High blood pressure (hypertension) causes strokes and heart attacks. While most patients need long-term treatment with pills, some have a cause which can be removed, curing the hypertension. The commonest curable cause is a benign nodule in one of the hormone glands, the adrenals. About one in 20 patients have such a nodule, but difficulties with diagnosis, and reluctance to proceed to surgery for a begnin condition, limit the number having adrenal gland surgery to fewer than 300 per year in the UK. A potential, and exciting, solution to this dilemma is to use a momentary electric current to cauterise the nodule (radiofrequency ablation), without affecting the rest of the adrenal gland, and avoiding the need for surgery. Nodules in the left adrenal gland are easily reached under mild sedation using a similar procedure as is standard for investigating stomach ulcers (endoscopy). This study is designed to show that this approach (endoscopic ultrasound guided radiofrequency ablation) is very safe, and to provide initial evidence that the hormone abnormality is cured.
London - Bloomsbury Research Ethics Committee, 17/10/2017, ref: 17/LO/0948, IRAS project ID: 222446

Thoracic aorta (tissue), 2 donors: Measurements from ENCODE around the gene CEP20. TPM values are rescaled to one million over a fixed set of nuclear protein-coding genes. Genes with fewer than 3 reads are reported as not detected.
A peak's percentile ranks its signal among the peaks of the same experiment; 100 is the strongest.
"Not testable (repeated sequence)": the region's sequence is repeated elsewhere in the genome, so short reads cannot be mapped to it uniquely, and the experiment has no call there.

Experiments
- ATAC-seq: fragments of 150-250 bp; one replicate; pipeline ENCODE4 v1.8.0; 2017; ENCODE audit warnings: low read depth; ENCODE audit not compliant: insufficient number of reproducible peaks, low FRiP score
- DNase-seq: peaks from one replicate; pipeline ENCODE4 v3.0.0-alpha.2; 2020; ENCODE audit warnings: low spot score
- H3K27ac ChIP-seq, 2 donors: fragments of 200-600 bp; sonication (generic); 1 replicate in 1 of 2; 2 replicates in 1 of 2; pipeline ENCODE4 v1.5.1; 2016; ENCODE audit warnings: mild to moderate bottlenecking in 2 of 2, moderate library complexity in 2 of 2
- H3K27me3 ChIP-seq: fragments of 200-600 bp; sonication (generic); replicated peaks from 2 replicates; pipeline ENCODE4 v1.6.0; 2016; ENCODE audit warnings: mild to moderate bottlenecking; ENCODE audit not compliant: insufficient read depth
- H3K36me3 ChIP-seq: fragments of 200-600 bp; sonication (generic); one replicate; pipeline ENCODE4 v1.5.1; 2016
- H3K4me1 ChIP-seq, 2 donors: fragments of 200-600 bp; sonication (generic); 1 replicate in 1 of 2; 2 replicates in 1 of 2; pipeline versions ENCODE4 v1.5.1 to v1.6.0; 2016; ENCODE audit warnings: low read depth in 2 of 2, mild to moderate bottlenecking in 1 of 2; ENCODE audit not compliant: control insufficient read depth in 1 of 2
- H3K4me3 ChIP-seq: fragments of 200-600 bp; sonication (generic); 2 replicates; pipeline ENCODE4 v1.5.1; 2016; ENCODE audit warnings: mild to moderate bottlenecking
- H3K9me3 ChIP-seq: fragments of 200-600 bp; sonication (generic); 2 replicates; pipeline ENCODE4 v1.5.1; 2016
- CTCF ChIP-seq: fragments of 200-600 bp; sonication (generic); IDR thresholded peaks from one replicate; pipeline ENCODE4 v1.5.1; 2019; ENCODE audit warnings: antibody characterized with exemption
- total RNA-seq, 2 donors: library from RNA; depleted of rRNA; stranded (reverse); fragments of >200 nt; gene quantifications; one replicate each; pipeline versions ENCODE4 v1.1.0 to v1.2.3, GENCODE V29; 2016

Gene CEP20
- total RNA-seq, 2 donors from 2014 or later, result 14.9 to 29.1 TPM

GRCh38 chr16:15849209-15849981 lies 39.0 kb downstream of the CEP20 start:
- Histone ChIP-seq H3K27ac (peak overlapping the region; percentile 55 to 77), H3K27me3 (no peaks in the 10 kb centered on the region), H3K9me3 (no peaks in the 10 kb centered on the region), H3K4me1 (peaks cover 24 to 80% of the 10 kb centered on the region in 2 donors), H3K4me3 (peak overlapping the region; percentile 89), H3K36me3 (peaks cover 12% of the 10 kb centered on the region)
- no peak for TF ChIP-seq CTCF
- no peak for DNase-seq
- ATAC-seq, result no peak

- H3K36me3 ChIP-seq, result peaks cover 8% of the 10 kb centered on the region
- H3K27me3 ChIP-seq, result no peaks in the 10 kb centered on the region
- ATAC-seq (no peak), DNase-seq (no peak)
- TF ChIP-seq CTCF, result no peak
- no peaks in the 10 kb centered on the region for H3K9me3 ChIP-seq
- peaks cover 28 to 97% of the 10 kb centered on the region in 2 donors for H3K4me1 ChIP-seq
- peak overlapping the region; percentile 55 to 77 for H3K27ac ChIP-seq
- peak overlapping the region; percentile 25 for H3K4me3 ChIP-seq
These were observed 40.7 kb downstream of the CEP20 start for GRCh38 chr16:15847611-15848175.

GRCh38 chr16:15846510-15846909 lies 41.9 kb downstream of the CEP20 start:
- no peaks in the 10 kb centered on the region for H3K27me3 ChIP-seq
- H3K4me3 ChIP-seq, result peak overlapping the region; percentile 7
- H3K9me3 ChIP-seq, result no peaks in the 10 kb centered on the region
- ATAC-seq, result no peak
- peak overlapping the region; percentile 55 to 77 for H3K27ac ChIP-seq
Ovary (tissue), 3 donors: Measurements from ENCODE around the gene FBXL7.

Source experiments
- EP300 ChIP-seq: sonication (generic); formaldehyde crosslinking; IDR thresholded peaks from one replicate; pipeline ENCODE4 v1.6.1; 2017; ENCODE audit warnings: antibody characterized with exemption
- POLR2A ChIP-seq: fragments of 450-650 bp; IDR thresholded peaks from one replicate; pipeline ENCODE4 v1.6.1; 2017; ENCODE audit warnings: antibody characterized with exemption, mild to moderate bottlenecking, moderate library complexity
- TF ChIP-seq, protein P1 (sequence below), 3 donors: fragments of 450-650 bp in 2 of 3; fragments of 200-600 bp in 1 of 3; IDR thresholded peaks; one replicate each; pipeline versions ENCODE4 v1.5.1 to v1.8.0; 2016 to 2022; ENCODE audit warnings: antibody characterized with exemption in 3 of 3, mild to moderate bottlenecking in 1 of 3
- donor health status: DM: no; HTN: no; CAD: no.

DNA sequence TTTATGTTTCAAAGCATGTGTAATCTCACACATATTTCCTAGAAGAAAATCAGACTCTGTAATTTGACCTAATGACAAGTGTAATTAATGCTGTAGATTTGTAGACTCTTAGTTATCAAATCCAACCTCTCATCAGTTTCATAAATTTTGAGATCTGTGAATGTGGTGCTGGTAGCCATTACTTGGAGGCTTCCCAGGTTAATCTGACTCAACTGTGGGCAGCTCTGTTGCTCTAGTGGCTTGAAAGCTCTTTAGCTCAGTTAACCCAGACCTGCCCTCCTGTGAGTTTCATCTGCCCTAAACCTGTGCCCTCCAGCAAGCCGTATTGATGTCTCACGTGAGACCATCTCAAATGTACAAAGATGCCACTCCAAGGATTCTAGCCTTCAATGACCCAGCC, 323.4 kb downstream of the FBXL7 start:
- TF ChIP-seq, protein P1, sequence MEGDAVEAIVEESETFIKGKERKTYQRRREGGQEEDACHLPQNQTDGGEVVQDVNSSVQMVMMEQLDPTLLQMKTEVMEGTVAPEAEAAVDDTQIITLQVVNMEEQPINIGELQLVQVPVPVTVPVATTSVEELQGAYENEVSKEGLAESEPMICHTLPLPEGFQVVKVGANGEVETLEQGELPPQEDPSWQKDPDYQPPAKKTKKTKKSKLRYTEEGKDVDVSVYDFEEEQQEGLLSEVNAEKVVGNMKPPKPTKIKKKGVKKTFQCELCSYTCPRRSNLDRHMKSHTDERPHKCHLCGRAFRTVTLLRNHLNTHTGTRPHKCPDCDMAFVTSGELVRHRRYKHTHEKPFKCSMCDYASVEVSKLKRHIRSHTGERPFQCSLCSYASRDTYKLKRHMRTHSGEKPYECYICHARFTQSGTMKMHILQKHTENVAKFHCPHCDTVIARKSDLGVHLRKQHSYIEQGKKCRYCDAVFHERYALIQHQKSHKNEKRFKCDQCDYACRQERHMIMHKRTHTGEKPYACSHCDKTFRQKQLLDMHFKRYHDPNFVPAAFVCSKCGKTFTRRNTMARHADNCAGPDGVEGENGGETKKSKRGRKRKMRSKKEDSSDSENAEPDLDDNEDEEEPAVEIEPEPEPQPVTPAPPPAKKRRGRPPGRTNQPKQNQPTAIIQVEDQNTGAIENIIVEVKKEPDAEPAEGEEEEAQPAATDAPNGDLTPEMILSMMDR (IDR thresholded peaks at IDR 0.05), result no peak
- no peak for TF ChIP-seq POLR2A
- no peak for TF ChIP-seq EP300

Non-randomised; Interventional; Design type: Treatment, Management of Care
Primary study design
Secondary study design
Non randomised study
Patient information sheet
Not available in web format, please use the contact details to request a patient information sheet
Aldosterone producing adenoma
Treatment is via a single monopolar probe placed under EUS guidance by an experienced endoscopist into the identified aldosterone-producing adenoma of the affected left adrenal gland. Ablation is then achieved using an RFA generator to deliver sequential doses of electrical energy at 10W for a total of up to 25 minutes (10x90 second applications with 60 seconds rest between applications) to ablate the aldosterone producing adenoma. All patients following treatment will undergo surveillance with follow up clinic visits as per study schedule. The total duration for treatment to follow up is 6 months.
Primary outcome measure
There will be a hierarchical co-primary endpoint. The first co-primary is whether the recorded patient safety outcome data establishes that perforation, haemorrhage infarction of major organs did not occur. This will be assessed at 48 hours.
The second co-primary endpoint is efficacy, assessed biochemically at 3 months post ablation. This will be achieved by:
1. Accurate adverse event reporting
2. Clinical assessment by history and examination looking for features of blood loss, perforation, or inflammation/infarction of peri-adrenal tissues
3. Blood tests for Hb, WBC, Renal function, amylase, liver function Tests, C Reactive Protein. urinalysis for blood and protein
Secondary outcome measures
The difference from baseline measurements at 3 and 6 months following ablation for biochemical and radiological parameters as follows:
1. Plasma electrolytes
2. Aldosterone and renin ratio at 3 and 6 months